The first is, that you have special care of the three plantations. That of the north, which is in part acted; that of Wexford, which is now in distribution ; and that of Longford and Letrim, which is now in survey. And take this from me, that the bane of a plantation is, when the undertakers or planters make such haste to a little mechanical present profit, as disturbeth the whole frame and nobleness of the work for times to come. Therefore hold them to their covenants, and the strict ordinances of plantation.
The second is, that you be careful of the King's revenue, and by little and little constitute him a good demesne, if it may be, which hitherto is little or none. For the King's case is hard, when every man's land shall be improved in value with increase manifold and the King shall be tied to his dry rent.
My last direction, though first in weight, is, that you do all good endeavours to proceed resolutely and constantly, and yet with due temperance and equality, in matters of religion ; lest Ireland civil become more dangerous to us than Ireland savage. So God give you comfort of your place.
After Sir William Jones's speech :
I had forgotten one thing, which was this. You may take exceeding great comfort, that you shall serve with such a deputy; one that, I think, is a man ordained of God to do great good to that kingdom. And this I think good to say to you, that the true temper of a chief justice towards a deputy is, neither servilely to second him, nor factiously to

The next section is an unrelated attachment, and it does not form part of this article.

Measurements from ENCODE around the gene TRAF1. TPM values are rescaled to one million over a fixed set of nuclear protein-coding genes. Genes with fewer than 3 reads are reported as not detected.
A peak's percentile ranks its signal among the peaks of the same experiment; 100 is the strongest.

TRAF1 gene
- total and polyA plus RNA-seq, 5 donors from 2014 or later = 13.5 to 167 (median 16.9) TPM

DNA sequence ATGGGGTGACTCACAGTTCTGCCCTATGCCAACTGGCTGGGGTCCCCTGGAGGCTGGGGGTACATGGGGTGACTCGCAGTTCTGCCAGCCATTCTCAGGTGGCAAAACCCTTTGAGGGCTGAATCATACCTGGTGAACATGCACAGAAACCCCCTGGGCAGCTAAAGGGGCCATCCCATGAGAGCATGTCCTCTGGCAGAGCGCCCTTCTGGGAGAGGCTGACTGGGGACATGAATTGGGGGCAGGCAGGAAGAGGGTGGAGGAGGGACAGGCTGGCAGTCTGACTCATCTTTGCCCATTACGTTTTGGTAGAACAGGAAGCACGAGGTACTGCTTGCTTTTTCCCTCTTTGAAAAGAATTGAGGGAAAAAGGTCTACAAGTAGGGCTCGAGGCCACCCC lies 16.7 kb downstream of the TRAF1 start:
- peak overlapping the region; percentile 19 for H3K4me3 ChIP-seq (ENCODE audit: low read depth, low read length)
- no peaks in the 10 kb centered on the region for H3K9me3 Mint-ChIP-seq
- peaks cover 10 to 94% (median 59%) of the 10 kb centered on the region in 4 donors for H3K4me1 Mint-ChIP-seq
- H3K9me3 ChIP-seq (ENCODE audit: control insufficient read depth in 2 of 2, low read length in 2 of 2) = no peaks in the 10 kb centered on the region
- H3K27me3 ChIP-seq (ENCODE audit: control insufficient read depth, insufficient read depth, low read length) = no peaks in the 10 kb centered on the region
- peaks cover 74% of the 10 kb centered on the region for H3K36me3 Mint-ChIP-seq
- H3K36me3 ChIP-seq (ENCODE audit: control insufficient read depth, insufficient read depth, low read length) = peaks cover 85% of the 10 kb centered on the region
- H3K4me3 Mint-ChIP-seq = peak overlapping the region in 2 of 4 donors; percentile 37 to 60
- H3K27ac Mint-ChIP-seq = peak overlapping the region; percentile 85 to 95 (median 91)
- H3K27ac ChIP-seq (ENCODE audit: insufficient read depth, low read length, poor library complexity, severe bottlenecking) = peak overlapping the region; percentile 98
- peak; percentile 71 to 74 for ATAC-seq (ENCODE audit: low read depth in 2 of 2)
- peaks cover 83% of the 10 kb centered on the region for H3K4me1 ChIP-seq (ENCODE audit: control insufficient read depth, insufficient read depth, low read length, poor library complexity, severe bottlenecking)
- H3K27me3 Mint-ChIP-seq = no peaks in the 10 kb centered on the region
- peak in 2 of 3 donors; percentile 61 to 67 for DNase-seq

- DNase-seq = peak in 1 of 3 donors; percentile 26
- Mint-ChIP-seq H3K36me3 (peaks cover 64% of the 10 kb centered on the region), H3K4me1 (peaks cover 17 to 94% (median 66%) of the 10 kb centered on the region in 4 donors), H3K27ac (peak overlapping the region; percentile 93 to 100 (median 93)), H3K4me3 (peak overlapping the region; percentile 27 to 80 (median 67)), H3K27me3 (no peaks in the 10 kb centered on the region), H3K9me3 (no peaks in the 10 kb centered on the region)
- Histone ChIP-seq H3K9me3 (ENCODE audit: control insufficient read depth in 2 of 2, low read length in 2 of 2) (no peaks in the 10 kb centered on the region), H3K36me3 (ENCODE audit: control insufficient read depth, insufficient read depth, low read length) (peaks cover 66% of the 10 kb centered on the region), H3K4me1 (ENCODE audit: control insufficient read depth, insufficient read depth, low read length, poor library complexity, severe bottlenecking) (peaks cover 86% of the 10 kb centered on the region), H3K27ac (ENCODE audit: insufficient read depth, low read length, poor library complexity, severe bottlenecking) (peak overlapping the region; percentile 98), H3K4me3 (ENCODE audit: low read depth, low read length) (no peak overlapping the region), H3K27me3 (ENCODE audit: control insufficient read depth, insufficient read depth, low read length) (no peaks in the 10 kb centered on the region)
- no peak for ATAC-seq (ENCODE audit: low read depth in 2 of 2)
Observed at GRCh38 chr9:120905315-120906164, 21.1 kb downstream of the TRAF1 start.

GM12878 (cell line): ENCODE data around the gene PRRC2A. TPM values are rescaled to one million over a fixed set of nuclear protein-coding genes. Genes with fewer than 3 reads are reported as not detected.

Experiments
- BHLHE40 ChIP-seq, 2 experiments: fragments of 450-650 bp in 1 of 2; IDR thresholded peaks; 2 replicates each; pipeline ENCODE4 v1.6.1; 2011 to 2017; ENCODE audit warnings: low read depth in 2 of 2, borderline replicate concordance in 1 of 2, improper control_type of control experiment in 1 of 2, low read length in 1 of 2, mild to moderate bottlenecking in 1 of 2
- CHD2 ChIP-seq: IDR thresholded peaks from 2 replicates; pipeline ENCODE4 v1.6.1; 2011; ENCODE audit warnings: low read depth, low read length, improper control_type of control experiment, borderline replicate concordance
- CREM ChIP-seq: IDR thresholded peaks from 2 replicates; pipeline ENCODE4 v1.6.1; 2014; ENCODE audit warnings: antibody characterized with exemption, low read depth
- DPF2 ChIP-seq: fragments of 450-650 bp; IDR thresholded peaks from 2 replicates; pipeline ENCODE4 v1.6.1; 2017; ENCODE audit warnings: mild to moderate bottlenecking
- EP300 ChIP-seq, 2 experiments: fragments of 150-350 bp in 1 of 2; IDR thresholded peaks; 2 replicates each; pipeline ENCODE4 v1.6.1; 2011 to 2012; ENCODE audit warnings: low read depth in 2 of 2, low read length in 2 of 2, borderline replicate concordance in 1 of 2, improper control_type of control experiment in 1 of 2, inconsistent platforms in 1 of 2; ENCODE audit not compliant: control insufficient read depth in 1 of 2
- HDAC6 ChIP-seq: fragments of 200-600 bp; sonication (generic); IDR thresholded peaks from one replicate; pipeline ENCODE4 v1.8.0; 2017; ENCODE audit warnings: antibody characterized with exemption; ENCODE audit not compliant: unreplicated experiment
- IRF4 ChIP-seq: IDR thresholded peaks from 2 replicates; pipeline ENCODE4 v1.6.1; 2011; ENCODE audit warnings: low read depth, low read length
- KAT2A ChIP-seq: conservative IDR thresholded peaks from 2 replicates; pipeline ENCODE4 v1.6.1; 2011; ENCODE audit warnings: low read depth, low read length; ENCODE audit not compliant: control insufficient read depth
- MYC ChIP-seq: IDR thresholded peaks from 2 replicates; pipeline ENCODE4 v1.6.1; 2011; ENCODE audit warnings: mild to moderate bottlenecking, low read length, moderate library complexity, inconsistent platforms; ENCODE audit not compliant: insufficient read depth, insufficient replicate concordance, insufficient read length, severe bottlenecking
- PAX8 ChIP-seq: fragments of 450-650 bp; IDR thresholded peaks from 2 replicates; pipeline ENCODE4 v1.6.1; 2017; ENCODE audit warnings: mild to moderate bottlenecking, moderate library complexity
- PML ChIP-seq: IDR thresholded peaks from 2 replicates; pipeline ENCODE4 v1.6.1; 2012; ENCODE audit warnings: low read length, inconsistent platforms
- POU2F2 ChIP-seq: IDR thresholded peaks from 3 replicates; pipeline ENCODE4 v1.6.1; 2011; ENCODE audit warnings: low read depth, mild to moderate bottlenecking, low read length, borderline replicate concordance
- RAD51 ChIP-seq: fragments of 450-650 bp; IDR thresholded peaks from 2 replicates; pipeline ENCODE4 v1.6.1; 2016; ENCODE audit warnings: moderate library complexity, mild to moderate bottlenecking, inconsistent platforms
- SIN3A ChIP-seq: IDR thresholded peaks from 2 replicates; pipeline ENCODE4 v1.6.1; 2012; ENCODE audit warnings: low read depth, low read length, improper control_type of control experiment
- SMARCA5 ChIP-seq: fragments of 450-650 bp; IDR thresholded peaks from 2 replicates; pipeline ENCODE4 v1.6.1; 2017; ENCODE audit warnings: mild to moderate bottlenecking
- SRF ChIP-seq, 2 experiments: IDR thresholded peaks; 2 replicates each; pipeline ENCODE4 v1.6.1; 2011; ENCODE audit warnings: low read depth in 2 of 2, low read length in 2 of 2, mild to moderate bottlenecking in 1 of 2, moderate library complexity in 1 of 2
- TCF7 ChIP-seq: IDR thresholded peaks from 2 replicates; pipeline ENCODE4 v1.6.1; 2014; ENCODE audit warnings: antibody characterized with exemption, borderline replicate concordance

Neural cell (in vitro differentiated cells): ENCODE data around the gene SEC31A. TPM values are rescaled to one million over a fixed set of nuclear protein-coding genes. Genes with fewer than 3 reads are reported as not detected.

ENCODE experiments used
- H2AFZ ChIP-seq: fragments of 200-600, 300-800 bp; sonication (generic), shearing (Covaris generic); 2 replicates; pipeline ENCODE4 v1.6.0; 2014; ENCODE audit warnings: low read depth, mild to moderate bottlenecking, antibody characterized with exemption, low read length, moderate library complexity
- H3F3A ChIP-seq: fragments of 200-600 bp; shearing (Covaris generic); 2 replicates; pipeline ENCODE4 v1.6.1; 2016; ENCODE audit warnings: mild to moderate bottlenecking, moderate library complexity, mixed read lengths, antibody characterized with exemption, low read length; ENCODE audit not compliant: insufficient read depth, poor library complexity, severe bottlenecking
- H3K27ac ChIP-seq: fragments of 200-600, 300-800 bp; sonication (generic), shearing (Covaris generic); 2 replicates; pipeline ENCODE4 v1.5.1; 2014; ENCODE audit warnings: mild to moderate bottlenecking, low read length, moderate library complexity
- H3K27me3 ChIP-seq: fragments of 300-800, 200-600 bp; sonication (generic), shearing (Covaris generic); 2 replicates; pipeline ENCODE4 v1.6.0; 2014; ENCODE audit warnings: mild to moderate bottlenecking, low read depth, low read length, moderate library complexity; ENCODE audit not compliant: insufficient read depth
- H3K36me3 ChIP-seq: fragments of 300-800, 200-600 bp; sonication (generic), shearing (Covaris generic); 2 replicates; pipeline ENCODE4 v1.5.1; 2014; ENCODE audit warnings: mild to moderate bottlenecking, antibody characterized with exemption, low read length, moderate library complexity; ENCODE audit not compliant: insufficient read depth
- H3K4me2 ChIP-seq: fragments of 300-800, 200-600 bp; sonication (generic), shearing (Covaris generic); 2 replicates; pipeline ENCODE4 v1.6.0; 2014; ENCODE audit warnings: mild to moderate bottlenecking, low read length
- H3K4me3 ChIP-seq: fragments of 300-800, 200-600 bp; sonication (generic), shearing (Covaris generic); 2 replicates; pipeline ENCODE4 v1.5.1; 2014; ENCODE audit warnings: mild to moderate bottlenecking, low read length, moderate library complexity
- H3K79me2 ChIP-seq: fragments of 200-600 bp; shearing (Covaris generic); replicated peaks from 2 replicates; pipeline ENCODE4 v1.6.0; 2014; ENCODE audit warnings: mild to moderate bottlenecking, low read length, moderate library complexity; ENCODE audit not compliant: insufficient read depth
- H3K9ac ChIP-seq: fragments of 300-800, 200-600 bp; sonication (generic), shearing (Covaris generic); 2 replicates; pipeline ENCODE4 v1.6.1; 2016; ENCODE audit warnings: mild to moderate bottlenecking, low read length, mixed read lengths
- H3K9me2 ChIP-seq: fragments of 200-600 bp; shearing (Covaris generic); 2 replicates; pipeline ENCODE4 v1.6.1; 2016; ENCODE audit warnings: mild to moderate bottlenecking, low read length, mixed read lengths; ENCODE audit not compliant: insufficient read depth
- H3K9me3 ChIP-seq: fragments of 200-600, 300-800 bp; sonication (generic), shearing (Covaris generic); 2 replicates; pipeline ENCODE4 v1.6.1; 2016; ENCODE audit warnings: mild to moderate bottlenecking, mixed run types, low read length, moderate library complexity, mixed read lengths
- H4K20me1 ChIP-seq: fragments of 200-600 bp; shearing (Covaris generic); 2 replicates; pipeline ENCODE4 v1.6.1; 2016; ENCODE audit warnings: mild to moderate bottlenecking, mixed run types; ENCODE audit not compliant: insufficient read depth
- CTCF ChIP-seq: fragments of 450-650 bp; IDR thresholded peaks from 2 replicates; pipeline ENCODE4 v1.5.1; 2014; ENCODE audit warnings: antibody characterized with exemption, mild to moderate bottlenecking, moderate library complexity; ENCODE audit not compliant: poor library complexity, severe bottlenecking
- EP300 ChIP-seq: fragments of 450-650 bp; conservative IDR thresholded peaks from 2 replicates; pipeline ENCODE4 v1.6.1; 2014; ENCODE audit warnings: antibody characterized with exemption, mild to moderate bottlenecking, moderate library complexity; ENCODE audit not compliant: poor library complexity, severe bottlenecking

THE LORD KEEPER'S SPEECH, IN THE EXCHEQUER,
TO SIR JOHN DENHAM,
WHEN HE WAS CALLED TO BE ONE OF THE
BARONS OF THE EXCHEQUER, IN 1617.
Sir John DENHAM, The King, of his grace and favour, hath made choice of you to be one of the barons of the exchequer, to succeed to one of the gravest and most reverend judges of this kingdom ; for so I hold Baron Altham was. The King takes you not upon credit but proof, and great proof of your former service : and that in both those kinds wherein you are now to serve : for as you have shewed yourself a good judge between party and party, so you have shewed yourself a good administer of the revenue, both when you were chief baron, and since as counsellor of estate there in Ireland, where the council, as you know, doth in great part manage and messuage the revenue.